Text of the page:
Adjustment disorders are stress-related conditions. An adjustment disorder is a short-term condition that occurs when a person has great difficulty coping with, or adjusting to, a particular source of stress, such as a major life change, loss, or event. The reaction is more severe than would normally be expected and can result in significant impairment in social, occupational, or academic functioning. An adjustment disorder/stress response syndrome is not the same as post-traumatic stress disorder (PTSD). Adjustment disorder/stress response syndrome is very common and can affect anyone, regardless of gender, age, race, or lifestyle.
Adjustment Disorder Defined
The presence of emotional or behavioral symptoms in response to an identifiable stressor in the essential feature of adjustment disorders. The stressor may be a single event, or there may be multiple stressors. Stressors may be recurrent or continuous. Adjustment disorders may be diagnosed following the death of a loved one when the intensity, quality, or persistence of grief reactions exceeds what normally might be expected when cultural, religious, or age-appropriate norms are taken into account. Some stressors may accompany specific development events (e.g., leaving a parental home, going to school). Symptoms must arise within three months of the onset of the stressor and last no longer than six months after the stressor has ended. Symptoms in children and adolescents tend to be more behavioral in nature, such as skipping school, fighting, or acting out. Adults, on the other hand, tend to experience more emotional symptoms, such as sadness and anxiety.
Different Types of Adjustment Disorders
There are six different sub-types of adjustment disorders listed in the Diagnostic and Statistical Manual of Mental Disorders-V.
- With depressed mood- Low mood, tearfulness, or feelings of hopelessness are predominant.
- With anxiety- Nervousness, jitteriness, worry, or separation anxiety is predominant.
- With mixed anxiety and depressed mood- A combination of depression and anxiety is predominant.
- With disturbance of conduct- Disturbance of conduct is predominant.
- With mixed disturbance of emotions and conduct- Both emotional symptoms (e.g., depression, anxiety) and a disturbance of conduct are predominant.
- Unspecified- For maladaptive reactions that are not classifiable as one of the specific subtypes of adjustment disorder.
Adjustment Disorder Causes
Adjustment disorders are caused by life stressors. Factors that influence how well a person reacts to stress, causing an individual to be more susceptible to an adjustment disorder. These factors may include economic conditions, availability of social supports, and occupational and recreational opportunities. Susceptibility to stress may include such factors as social skills, intelligence, genetics and existing coping strategies.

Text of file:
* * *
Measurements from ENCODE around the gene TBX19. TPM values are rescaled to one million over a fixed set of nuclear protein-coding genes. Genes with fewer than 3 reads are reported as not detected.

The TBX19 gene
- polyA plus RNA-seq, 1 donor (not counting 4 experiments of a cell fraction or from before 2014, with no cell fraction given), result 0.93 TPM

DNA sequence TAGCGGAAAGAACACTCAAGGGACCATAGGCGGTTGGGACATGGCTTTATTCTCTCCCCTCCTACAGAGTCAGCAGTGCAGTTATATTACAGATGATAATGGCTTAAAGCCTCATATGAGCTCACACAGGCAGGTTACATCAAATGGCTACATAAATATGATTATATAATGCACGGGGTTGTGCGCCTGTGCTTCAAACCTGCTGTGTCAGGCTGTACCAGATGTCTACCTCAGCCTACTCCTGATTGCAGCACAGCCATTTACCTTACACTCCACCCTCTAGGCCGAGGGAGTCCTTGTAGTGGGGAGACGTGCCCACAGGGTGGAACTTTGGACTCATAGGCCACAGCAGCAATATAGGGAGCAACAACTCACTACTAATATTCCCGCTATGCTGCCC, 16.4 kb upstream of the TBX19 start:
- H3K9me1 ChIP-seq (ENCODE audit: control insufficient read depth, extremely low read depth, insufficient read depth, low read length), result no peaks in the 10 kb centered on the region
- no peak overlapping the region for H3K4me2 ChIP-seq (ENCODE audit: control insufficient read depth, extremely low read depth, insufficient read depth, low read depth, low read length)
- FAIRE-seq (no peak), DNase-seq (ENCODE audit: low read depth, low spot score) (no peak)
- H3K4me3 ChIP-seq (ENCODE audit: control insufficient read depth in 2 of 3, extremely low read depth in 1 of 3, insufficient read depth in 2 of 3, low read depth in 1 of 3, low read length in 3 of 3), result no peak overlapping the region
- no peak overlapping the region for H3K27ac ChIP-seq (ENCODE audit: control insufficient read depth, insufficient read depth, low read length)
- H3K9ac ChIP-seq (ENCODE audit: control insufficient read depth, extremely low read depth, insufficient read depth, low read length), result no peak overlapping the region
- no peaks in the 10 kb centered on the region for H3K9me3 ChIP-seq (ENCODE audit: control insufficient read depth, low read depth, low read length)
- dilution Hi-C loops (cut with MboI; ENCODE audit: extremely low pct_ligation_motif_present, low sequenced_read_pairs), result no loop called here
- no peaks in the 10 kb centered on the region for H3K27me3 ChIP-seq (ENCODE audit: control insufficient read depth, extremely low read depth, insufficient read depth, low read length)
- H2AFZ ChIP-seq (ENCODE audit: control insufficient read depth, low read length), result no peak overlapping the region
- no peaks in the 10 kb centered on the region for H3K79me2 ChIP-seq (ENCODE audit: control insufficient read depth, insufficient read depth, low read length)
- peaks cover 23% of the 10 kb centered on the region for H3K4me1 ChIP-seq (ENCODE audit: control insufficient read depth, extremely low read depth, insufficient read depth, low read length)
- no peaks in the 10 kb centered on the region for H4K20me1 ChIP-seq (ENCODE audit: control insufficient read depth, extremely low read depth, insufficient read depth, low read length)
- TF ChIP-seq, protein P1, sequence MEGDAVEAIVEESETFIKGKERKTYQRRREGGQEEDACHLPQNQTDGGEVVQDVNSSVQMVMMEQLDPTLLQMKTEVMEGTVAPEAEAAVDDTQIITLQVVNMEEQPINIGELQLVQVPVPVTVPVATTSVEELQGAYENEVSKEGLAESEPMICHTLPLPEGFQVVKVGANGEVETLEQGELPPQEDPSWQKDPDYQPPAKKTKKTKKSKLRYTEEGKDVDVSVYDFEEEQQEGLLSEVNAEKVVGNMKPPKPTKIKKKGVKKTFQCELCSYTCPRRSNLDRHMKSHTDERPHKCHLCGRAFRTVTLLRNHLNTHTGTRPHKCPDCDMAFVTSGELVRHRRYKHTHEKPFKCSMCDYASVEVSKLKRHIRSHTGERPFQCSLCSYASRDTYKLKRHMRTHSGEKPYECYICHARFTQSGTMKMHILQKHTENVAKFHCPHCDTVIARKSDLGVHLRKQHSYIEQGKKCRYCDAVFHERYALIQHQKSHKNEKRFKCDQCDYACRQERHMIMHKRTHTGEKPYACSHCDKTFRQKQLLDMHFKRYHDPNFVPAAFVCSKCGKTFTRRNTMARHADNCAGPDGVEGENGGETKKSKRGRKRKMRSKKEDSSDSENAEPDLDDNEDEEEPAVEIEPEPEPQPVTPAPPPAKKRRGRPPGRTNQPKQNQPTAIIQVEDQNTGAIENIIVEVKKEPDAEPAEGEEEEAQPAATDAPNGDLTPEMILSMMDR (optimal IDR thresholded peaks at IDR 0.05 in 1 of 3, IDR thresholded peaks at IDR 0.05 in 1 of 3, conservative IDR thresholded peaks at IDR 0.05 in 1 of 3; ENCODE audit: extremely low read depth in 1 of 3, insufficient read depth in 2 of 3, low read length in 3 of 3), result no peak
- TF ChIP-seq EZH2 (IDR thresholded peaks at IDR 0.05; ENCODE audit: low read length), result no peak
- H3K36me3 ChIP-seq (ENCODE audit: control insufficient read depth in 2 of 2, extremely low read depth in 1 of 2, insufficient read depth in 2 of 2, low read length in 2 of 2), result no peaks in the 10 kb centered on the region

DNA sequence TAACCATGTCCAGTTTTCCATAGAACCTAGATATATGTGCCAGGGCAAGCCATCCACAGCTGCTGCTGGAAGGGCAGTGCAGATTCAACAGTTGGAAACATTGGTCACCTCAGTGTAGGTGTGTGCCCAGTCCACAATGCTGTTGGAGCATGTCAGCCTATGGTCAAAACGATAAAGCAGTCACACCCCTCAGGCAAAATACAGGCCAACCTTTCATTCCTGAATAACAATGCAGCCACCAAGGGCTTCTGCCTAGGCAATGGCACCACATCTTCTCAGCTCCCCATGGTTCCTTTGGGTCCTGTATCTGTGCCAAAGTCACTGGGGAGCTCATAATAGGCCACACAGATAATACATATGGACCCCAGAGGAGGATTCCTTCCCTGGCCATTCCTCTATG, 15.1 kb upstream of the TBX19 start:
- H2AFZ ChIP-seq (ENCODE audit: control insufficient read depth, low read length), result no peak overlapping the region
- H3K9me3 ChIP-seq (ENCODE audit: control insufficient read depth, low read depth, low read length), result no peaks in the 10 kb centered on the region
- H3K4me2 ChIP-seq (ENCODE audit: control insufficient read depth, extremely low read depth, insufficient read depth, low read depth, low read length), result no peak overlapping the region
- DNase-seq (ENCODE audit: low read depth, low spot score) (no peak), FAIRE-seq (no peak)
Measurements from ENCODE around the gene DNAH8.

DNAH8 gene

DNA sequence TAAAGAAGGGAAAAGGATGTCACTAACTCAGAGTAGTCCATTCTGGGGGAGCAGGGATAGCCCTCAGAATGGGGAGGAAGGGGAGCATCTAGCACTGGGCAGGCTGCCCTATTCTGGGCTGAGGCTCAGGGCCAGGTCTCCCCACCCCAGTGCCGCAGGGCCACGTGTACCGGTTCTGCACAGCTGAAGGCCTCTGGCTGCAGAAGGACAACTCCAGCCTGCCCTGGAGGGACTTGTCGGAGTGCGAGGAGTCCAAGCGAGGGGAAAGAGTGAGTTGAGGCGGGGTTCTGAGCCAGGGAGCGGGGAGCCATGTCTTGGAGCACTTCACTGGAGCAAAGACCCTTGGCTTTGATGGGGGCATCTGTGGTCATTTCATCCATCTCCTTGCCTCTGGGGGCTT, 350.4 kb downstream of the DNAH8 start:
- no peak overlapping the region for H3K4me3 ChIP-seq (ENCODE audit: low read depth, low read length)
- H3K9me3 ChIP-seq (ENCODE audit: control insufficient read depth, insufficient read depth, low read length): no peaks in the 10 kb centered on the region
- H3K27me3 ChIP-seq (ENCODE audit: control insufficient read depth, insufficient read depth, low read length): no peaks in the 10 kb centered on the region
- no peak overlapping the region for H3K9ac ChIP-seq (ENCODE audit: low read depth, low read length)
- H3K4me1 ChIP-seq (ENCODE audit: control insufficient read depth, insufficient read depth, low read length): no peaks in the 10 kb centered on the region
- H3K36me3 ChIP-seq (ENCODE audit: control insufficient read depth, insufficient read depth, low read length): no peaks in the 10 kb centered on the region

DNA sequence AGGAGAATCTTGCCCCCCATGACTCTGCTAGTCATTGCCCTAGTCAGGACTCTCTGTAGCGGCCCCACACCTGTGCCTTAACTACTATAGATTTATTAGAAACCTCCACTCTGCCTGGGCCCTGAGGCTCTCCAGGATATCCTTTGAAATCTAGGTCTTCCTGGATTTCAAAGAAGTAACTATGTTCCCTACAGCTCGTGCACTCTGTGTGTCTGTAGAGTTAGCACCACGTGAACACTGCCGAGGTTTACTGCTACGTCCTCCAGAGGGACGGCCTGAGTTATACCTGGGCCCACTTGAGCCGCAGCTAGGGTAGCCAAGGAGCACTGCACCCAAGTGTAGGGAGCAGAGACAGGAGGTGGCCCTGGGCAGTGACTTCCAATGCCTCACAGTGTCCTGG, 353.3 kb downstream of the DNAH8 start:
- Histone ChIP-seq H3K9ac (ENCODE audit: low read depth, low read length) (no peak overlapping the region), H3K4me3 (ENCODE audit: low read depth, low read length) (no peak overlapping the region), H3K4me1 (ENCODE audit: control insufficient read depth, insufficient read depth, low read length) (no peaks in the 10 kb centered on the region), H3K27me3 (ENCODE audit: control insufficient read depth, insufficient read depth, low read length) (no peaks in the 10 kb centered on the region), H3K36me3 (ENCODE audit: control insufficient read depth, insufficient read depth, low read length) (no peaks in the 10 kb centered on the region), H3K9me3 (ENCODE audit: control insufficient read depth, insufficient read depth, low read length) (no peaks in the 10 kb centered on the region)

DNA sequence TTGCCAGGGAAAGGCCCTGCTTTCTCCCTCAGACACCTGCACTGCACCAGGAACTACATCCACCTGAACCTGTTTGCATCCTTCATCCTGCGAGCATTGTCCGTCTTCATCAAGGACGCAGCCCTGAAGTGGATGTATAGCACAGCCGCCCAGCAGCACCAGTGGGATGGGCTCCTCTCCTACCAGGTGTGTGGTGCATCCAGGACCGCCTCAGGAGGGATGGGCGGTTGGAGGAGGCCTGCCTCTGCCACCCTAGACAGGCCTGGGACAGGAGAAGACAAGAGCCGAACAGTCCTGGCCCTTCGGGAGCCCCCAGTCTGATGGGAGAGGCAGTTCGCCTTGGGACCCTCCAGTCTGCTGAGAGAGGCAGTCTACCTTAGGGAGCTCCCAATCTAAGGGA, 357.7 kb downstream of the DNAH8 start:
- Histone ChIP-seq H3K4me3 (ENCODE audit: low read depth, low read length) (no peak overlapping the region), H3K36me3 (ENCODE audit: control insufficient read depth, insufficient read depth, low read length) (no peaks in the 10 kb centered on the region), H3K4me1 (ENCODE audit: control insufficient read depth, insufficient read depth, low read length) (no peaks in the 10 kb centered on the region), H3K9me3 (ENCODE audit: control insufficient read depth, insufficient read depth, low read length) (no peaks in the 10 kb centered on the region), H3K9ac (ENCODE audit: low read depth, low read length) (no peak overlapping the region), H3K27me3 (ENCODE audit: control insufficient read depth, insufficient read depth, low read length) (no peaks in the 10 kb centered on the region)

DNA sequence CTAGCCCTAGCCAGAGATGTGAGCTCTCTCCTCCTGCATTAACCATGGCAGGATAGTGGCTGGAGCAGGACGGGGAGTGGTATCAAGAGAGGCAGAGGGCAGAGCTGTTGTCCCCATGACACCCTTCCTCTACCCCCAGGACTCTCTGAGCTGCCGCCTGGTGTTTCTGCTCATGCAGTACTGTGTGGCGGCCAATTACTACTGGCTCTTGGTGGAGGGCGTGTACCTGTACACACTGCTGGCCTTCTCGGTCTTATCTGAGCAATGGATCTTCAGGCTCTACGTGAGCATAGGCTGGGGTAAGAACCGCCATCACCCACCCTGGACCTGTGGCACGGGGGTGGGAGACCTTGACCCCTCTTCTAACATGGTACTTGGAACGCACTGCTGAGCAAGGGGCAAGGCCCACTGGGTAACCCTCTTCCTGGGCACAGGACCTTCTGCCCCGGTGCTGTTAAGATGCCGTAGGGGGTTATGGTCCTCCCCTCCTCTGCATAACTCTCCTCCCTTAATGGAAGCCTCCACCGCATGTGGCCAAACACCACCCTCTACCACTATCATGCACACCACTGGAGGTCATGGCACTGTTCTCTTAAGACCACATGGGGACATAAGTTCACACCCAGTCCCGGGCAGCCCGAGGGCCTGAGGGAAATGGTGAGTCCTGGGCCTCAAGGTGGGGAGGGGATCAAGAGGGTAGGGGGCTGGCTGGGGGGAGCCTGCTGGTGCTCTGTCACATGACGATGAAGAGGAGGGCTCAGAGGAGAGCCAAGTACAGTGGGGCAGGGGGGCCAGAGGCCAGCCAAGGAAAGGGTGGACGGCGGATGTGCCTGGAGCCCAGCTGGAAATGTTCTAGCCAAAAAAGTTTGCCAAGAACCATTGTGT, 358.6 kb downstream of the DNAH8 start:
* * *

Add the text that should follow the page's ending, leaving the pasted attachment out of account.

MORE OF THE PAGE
Adjustment Disorder Symptoms
To be diagnosed with an adjustment disorder, according to the Diagnostic and Statistical Manual of Mental Disorders (DSM-5), the following criteria must be met:
A. The development of emotional or behavioral symptoms in response to an identifiable stressor(s) occurring within 3 months of the onset of the stressor(s).
B. These symptoms or behaviors are clinically significant, as evidenced by one or both of the following:
- Marked distress that is out of proportion to the severity or intensity of the stressor, taking into account the external context and the cultural factors that might influence symptom severity and presentation.
- Significant impairment in social, occupational, or other important areas of functioning.
C. The stress-related disturbance does not meet the criteria for another mental disorder and is not merely an exacerbation of a preexisting mental disorder.
D. The symptoms do not represent normal bereavement.
E. Once the stressor or its consequences have terminated, the symptoms do not persist for more than an additional 6 months.
- Feeling sad, hopeless or not enjoying things you used to enjoy
- Frequent crying
- Worrying or feeling anxious, nervous, jittery or stressed out
- Trouble sleeping (insomnia)
- Lack of appetite
- Difficulty concentrating
- Feeling overwhelmed
- Loss of self-esteem
- Impulsive actions
- Difficulty functioning in daily activities